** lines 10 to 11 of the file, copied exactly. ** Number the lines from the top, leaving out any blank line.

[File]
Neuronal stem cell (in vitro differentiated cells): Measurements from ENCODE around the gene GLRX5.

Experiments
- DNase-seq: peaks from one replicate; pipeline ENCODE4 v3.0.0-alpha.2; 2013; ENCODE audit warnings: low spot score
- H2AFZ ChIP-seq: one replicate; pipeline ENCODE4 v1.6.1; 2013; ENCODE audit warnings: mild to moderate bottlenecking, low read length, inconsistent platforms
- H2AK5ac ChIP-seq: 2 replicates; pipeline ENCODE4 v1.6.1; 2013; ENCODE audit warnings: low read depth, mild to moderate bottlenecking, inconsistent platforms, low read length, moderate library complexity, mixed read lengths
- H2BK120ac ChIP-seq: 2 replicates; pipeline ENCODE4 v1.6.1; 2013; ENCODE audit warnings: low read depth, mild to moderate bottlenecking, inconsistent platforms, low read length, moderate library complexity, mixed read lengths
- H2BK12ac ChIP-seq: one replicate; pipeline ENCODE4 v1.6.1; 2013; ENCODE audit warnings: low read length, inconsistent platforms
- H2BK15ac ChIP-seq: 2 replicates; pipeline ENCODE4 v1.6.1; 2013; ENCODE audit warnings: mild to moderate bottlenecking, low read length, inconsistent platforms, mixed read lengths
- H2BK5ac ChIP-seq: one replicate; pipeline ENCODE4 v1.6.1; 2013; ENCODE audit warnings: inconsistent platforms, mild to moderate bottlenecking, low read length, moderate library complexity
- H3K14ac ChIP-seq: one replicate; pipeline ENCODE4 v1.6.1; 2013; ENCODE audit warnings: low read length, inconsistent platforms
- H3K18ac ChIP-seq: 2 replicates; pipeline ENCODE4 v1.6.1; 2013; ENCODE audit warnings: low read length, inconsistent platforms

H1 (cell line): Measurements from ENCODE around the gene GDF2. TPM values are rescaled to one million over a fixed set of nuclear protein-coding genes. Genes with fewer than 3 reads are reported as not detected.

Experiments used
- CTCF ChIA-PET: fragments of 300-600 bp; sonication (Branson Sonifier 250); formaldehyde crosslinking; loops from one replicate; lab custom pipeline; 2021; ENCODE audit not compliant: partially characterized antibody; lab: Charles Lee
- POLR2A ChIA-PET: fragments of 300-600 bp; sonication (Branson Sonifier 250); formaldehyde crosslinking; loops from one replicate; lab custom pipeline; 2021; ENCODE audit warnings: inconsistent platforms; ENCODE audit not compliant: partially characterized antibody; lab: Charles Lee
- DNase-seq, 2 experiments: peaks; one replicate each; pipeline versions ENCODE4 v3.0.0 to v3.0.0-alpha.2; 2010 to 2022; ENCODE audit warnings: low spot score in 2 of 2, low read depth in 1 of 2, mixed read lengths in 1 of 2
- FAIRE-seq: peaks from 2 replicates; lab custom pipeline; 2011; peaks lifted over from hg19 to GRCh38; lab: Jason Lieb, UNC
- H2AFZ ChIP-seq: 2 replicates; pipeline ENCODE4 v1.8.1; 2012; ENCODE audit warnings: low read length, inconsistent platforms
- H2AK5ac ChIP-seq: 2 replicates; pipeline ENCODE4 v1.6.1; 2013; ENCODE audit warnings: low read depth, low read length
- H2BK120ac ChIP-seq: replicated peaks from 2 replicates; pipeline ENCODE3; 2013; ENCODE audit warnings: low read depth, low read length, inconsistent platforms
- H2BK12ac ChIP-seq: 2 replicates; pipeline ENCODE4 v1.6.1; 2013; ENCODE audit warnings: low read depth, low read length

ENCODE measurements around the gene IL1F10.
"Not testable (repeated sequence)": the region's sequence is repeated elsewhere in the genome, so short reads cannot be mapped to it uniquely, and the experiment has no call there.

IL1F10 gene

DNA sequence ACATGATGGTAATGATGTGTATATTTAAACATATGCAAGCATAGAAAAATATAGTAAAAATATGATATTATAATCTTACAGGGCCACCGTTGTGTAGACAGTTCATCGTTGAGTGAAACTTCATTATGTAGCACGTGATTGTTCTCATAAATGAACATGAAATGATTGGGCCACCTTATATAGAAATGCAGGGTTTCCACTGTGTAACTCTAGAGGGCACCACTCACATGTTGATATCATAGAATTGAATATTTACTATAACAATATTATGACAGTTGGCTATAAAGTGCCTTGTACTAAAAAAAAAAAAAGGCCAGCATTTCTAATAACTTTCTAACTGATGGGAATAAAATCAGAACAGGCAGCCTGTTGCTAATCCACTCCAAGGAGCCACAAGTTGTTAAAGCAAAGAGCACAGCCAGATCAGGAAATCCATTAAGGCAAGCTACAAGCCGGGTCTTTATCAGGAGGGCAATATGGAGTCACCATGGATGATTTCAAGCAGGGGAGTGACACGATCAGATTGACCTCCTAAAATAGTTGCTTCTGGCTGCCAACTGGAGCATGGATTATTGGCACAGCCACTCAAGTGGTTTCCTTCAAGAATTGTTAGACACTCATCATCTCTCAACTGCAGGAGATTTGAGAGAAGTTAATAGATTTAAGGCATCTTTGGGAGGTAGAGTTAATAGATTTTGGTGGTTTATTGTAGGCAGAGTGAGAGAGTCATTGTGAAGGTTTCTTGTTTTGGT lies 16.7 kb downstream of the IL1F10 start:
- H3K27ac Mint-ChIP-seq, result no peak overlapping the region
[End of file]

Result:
- H3K14ac ChIP-seq: one replicate; pipeline ENCODE4 v1.6.1; 2013; ENCODE audit warnings: low read length, inconsistent platforms
- H3K18ac ChIP-seq: 2 replicates; pipeline ENCODE4 v1.6.1; 2013; ENCODE audit warnings: low read length, inconsistent platforms